Scientists provide first detailed maps of wiring circuitry in the living human brain

Ken Collins KPaulC at
Tue Sep 7 04:56:06 EST 1999

i stand on what i've posted. it's not argued from the perspective of 'neural
network theory'. it stands verified via Neuroscience experimental results.

the nervous system 'recognizes' 'relative-appropriateness' in the relative
'shortness' of circuits within the 'momentary' activation 'state'.

that's 'just' another way of viewing TD E/I-minimization... 'randomness'
lengthens circuit-routing within the nervous system.

as 'randomness' is eliminated, circuit lengths decrease.

it's the same at all 'levels', right down to the DNA.

K. P. Collins

Richard Lanyon <rlanyon at> wrote in message
news:slrn7t74ja.57m.rlanyon at
> On Sun, 5 Sep 1999 19:29:22 -0400, Ken Collins wrote:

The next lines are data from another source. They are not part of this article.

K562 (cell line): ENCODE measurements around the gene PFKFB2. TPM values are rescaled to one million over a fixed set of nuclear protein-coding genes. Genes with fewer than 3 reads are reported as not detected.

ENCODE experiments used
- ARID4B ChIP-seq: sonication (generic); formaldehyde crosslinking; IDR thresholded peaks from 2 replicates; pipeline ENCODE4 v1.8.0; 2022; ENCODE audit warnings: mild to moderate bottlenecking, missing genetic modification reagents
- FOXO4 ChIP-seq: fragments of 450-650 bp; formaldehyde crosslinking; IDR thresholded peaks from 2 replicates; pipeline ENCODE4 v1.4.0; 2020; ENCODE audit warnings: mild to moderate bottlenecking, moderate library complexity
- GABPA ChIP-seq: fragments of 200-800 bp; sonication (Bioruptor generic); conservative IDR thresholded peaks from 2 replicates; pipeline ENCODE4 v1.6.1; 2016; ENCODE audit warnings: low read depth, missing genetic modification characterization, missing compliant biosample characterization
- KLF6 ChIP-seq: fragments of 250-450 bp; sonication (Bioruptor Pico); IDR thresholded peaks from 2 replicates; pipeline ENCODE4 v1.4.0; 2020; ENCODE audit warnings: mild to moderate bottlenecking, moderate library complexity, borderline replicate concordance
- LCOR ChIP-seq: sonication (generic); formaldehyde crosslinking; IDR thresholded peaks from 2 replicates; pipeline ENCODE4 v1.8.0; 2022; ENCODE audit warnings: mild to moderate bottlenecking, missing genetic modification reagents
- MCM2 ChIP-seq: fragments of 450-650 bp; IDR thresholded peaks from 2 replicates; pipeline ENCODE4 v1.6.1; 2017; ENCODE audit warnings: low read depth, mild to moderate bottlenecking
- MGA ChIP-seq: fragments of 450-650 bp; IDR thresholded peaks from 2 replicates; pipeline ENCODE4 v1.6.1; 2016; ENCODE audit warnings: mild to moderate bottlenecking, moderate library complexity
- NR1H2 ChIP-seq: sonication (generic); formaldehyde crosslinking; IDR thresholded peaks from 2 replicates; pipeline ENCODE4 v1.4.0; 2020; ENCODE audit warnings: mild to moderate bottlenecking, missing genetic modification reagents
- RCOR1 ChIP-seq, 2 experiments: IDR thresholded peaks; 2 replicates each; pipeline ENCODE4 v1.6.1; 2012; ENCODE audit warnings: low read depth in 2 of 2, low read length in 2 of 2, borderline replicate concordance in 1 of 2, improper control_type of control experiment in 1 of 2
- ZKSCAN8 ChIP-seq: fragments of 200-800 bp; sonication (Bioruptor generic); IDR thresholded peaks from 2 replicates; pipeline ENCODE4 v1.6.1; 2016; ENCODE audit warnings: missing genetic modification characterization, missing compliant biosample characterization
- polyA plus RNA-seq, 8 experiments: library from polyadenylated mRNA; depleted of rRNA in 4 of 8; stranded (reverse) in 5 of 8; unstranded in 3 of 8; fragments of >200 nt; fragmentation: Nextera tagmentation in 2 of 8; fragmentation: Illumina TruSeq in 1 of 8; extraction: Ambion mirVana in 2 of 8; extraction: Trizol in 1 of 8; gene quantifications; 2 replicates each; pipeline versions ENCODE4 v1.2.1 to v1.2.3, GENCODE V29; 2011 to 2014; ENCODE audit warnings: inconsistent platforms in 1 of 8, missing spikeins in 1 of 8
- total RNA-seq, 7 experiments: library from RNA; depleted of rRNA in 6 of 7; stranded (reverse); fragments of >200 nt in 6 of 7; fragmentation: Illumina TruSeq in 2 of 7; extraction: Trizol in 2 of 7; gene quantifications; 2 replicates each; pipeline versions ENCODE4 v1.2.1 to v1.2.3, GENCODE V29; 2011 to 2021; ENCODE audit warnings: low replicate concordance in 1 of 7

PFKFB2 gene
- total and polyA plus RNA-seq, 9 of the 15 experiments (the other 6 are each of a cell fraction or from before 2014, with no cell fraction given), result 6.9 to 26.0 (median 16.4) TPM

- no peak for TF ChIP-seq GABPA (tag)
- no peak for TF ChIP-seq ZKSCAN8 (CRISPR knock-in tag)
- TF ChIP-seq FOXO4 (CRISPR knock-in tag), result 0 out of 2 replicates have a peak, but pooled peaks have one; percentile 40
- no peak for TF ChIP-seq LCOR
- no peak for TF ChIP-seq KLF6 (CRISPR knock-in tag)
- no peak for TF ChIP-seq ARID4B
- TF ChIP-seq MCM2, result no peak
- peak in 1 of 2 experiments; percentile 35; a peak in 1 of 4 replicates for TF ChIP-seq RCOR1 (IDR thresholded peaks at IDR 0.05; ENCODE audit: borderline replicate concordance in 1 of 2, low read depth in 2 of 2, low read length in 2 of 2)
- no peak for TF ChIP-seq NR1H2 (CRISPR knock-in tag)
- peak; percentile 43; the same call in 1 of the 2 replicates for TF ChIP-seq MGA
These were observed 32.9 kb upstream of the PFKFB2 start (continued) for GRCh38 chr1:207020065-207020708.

> > one of the ways in which TD E/I-minimization is actualized within the
> > nervous system is in the minimization of neural fiber lengths... it's a
> > g'zillion-node "Traveling Salesman Problem", elegantly solved, and
> > on milli-second 'time' scale, by our nervous systems, =and= by their
> > genetic, generalized-processor design.
> You take it for granted that the wiring of the brain /does/ minimise
> neural fibre lengths. I'm sure that minimising neural fibre lengths is
> a worthwhile design goal, but it seems likely that there are other
> design considerations as well. Not least of these is the fact that it
> would be incredibly difficult to specify (genetically or
> experientally) all the connections in the brain on a neuron-to-neuron
> level. There are biological as well as computational constraints at
> work here, so arguing from the first principles of neural network
> theory does not necessarily tell you what's really going on in the
> brain.
> --
> Richard
> for the self-assured
> I have no cure

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